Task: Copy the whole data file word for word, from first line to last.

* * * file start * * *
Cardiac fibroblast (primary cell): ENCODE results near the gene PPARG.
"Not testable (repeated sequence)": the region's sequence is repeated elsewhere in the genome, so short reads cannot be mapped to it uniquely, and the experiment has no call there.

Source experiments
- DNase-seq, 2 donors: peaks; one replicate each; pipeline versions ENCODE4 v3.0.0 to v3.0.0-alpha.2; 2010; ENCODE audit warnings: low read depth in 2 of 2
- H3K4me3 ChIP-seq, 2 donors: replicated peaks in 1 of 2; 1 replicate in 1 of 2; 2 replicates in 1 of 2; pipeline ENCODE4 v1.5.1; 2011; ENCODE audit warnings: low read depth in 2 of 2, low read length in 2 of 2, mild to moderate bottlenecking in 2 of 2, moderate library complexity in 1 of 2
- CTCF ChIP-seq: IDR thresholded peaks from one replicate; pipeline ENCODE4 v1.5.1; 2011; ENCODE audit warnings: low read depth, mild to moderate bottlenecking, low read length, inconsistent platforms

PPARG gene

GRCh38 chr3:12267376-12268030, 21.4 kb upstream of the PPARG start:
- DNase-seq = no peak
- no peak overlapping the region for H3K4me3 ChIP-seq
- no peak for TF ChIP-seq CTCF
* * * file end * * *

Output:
Cardiac fibroblast (primary cell): ENCODE results near the gene PPARG.
"Not testable (repeated sequence)": the region's sequence is repeated elsewhere in the genome, so short reads cannot be mapped to it uniquely, and the experiment has no call there.

Source experiments
- DNase-seq, 2 donors: peaks; one replicate each; pipeline versions ENCODE4 v3.0.0 to v3.0.0-alpha.2; 2010; ENCODE audit warnings: low read depth in 2 of 2
- H3K4me3 ChIP-seq, 2 donors: replicated peaks in 1 of 2; 1 replicate in 1 of 2; 2 replicates in 1 of 2; pipeline ENCODE4 v1.5.1; 2011; ENCODE audit warnings: low read depth in 2 of 2, low read length in 2 of 2, mild to moderate bottlenecking in 2 of 2, moderate library complexity in 1 of 2
- CTCF ChIP-seq: IDR thresholded peaks from one replicate; pipeline ENCODE4 v1.5.1; 2011; ENCODE audit warnings: low read depth, mild to moderate bottlenecking, low read length, inconsistent platforms

PPARG gene

GRCh38 chr3:12267376-12268030, 21.4 kb upstream of the PPARG start:
- DNase-seq = no peak
- no peak overlapping the region for H3K4me3 ChIP-seq
- no peak for TF ChIP-seq CTCF